In one of those strange coincidences that America provides in almost gaudy abundance, President Bush’s Republican opponent in 2000 had flown missions off this very deck, as a freshly-minted Naval aviator, or “nugget,” in the parlance. His father, Admiral John S. McCain, Jr., commanded all Navy forces during the Vietnam War, including this very ship. His father, Admiral John S. “Slew” McCain, had commanded Carrier Task Force 38 during the final battles of World War II. The Intrepid was one of those ships, surviving among other things, a kamikaze strike.
The embedded irony of Mr. Bush’s appearance was that aircraft carriers have not always been the most congenial of venues for him, in particular the USS Lincoln. That ship is of course named for an Illinois legislator who became president at a troubled time and went on to emancipate the slaves, ultimately paving the way for the election of another Illinois legislator to the U.S. presidency. It was from the superstructure of the Lincoln that the now-infamous banner “Mission Accomplished” was draped when the President flew aboard one day in May 2003 to proclaim victory in Iraq. That bit of staging was effected by White House aides (peekabo, Karl), not, as subsequent spin had it once it had become clear that the mission was very far from accomplished, by the Lincoln’s over-enthusiastic sailors. Mr. Bush may not have uttered the actual words “Mission Accomplished” in his speech that day, but the phrase will forever adhere to his presidency and to his place in history.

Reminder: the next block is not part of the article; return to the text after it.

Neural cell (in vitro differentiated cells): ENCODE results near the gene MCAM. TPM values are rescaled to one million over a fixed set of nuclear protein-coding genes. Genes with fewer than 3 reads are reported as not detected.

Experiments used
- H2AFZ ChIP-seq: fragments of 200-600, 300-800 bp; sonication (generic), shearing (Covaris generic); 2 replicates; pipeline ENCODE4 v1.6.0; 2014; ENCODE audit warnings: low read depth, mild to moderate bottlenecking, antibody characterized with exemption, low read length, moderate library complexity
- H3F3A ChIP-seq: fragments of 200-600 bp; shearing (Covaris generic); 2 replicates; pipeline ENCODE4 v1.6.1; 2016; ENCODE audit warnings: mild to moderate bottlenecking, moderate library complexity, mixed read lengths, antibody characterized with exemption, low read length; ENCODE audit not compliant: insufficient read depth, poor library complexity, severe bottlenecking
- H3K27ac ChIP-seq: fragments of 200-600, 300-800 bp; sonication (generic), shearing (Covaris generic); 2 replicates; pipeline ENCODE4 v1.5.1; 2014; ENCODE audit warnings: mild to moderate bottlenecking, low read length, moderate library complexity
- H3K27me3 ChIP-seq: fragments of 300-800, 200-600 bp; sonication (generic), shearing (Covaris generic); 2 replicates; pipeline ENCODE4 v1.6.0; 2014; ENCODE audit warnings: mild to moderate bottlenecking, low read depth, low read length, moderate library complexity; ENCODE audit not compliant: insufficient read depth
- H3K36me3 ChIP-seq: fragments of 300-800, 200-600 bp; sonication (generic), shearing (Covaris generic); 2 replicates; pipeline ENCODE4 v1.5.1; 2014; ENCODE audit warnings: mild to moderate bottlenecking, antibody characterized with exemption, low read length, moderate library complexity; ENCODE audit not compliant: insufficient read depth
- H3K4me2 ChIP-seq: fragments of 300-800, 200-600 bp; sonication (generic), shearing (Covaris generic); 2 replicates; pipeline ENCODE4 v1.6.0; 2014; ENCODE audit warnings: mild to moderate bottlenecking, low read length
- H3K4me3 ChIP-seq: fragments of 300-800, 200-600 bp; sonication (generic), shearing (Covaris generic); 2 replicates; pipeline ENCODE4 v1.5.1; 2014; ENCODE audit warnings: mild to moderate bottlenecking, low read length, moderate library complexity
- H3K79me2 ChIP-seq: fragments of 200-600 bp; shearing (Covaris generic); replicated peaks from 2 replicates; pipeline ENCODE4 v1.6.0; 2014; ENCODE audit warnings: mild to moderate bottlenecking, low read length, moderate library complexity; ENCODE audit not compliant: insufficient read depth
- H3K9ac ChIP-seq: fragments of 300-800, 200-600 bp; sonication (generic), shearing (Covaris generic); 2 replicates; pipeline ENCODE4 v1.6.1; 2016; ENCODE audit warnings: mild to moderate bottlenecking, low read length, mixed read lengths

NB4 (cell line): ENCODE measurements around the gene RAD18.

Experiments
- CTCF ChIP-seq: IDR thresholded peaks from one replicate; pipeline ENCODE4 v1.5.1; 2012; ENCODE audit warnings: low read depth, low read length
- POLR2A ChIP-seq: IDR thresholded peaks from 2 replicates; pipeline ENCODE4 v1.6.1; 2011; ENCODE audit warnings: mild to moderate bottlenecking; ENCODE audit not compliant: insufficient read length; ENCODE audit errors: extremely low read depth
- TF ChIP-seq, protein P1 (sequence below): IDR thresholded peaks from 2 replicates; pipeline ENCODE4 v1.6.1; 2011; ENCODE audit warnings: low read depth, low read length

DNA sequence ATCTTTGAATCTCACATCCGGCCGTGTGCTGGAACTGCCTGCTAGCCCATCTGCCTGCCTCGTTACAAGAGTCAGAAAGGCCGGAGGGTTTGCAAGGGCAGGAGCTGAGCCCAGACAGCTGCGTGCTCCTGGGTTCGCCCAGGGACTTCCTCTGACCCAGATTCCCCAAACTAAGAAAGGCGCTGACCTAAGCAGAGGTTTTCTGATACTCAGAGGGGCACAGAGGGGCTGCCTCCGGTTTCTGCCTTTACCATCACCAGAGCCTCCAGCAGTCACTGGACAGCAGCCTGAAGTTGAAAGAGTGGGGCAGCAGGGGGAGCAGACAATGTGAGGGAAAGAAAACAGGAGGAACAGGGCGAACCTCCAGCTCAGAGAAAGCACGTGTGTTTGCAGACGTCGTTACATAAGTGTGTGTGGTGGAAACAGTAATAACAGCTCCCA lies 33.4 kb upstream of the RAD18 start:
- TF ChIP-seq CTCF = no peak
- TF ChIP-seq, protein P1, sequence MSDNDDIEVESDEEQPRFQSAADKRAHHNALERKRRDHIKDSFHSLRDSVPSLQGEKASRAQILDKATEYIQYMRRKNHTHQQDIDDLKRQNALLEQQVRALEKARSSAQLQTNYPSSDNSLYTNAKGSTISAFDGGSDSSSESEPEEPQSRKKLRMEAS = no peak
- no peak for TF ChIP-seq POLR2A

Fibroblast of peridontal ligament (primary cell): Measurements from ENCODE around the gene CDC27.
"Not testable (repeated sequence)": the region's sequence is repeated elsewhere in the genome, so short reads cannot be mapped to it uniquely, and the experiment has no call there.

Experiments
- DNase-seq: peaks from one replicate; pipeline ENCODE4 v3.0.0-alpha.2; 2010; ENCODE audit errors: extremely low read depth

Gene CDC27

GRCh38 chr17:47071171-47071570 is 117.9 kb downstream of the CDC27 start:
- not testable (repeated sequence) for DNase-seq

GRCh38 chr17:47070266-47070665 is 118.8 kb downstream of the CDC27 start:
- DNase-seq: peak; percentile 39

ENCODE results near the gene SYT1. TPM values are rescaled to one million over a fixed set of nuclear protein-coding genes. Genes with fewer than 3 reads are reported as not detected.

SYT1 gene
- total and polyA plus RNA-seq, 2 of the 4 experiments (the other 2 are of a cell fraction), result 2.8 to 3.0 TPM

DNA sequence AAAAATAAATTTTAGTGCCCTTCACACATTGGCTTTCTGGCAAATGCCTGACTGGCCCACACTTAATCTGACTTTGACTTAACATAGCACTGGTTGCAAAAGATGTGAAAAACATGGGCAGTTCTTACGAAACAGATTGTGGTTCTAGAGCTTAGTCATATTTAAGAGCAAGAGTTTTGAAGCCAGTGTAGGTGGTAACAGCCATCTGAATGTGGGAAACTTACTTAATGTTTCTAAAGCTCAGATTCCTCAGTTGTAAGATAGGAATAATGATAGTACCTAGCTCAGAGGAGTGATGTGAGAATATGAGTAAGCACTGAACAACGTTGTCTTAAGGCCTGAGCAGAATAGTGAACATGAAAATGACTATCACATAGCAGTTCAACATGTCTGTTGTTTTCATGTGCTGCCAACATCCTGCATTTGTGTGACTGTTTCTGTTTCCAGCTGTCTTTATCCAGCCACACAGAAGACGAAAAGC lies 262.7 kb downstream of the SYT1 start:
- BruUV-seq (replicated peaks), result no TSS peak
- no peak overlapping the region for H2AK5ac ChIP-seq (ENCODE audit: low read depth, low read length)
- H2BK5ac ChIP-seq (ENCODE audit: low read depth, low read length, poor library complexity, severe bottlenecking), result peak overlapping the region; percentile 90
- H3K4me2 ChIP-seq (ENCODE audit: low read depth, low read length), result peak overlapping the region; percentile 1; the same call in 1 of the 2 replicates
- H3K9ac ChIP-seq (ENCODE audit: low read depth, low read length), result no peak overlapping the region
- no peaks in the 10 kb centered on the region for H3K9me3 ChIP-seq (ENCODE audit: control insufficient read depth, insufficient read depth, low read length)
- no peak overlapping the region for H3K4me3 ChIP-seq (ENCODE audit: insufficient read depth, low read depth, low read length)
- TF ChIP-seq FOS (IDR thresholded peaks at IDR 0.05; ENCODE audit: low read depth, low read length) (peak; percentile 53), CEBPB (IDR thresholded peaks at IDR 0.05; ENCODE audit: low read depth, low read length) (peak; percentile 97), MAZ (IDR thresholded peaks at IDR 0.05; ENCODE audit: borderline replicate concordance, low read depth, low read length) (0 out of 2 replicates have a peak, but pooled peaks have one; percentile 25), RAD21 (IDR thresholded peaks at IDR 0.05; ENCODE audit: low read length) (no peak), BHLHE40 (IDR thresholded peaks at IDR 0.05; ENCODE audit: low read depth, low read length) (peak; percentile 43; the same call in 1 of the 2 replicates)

Turning from the sublime (as it were) to the non-sublime: on Saturday, November 8, there was the wide -angle photo of Page One of The New York Times. President-elect Obama was presenting his “brain trust” to the nation—that is, the two dozen or so smart people who are going to figure out how to bring about change we can believe in. Let us hope they are all very brainy. We’re going to need a whole lot of brain matter in the days ahead.
But what was most apparent to your Beast correspondent was the body language. All the men, save for the one at the podium (P-E Obama) and the man to his left, stood with appropriate rigidity. One must hold oneself erect in the presence of the President-elect. All of them stand with their hands folded—over their groins. What’s going on here? Hear no evil, speak no evil, pee no evil?